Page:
Waits’ wrenching, lounge-loser vocals hawk in ragged, carney-style tones; love songs consist of lines like “I want to build/A nest in your hair.” Burroughs’ voice hobbles through on his one track like a crotchety passerby — “T’ain’t no sin to take off your skin/And dance around in your bones,” he moans in a sexier moment — while in others the evil chatter and whining of anonymous tormented souls exude a hysterically pathetic quality.

Although this odd, operatic collaboration with Burroughs and Wilson does not completely fit in with the whiskey-and-bar-stool concept of Waits’ previous albums, it does continue his intriguing expansion into more surreal realms. His dervishlike approach to The Black Rider makes you gawk like a freakshow spectator in fear, fascination and delight.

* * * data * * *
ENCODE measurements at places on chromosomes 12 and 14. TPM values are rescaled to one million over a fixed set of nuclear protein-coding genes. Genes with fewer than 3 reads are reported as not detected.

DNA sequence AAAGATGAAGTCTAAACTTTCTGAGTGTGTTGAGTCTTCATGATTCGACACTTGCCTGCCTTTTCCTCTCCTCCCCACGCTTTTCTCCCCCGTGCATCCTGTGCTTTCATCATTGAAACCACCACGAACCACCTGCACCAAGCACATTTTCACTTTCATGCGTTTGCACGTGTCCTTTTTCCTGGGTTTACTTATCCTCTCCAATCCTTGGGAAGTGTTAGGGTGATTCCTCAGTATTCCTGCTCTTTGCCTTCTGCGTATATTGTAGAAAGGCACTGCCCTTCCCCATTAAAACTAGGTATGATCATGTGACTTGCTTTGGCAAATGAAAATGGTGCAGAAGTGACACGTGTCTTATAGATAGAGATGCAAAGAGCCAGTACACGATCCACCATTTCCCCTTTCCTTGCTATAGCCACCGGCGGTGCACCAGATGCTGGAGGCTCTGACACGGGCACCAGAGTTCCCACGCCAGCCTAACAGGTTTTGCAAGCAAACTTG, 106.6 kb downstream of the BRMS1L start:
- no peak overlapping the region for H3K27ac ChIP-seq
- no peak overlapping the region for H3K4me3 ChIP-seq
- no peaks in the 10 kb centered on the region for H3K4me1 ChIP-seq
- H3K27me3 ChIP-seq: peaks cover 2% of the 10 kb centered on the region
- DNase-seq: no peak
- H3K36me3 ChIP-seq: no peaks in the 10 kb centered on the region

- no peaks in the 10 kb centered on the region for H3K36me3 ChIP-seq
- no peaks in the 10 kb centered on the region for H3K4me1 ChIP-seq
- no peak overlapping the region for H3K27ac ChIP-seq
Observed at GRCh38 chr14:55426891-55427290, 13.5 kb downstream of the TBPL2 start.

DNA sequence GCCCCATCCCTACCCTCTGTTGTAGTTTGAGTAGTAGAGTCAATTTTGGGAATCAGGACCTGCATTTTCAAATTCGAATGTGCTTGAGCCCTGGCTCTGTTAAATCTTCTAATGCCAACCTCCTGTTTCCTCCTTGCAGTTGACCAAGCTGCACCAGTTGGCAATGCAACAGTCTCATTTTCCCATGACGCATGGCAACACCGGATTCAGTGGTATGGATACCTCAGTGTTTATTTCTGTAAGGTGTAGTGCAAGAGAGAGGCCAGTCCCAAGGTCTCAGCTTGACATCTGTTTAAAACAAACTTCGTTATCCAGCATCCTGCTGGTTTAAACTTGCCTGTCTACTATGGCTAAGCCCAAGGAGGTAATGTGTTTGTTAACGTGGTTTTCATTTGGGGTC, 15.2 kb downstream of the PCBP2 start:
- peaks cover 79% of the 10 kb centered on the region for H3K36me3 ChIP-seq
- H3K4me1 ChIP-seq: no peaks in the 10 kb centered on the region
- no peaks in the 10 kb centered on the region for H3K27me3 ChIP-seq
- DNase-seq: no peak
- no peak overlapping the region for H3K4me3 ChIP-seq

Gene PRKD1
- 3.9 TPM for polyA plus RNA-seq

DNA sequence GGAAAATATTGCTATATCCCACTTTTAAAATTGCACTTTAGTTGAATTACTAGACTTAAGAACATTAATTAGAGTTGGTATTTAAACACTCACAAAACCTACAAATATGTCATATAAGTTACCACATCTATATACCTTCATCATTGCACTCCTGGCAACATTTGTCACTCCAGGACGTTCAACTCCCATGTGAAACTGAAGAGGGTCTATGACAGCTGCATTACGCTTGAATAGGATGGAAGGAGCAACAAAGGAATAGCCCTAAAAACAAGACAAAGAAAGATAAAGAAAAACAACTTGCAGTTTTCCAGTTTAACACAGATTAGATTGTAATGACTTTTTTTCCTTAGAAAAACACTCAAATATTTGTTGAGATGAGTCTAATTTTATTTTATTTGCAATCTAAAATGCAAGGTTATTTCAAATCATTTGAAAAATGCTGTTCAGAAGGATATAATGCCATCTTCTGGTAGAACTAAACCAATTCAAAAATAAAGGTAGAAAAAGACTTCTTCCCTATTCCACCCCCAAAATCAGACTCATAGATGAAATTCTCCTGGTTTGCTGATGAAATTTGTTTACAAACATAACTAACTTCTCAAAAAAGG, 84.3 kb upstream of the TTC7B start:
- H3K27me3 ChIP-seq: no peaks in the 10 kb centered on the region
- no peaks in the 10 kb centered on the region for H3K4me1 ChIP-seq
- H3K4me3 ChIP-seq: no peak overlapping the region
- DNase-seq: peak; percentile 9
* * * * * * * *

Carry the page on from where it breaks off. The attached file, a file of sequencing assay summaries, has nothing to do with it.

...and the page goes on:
Lorraine Ali / Rolling Stone

Jean Jacques Perrey ‎– Moog Indigo (1970)

Genre: Electronic, Funk / Soul, Pop
Format: CD, Vinyl
Label: Vanguard, BGP Records

Tracklist:
A1.   Soul City
A2.   E.V.A.
A3.   The Rose And The Cross
A4.   Cat In The Night
A5.   Flight Of The Bumblebee
A6.   Moog Indigo
B1.   Gossipo Perpetuo
B2.   Country Rock Polka
B3.   The Elephant Never Forgets
B4.   18th Century Puppet
B5.   Hello Dolly
B6.   Passport To The Future

Credits:
Performer – Jean-Jacques Perrey
Written-By – Andy Badale, Mann, Fernand Bouillon, Gary Carol, Gilbert Sigrist, Harry Breuer, Perrey, Jerry Herman, Marie Perreault, Pat Prilly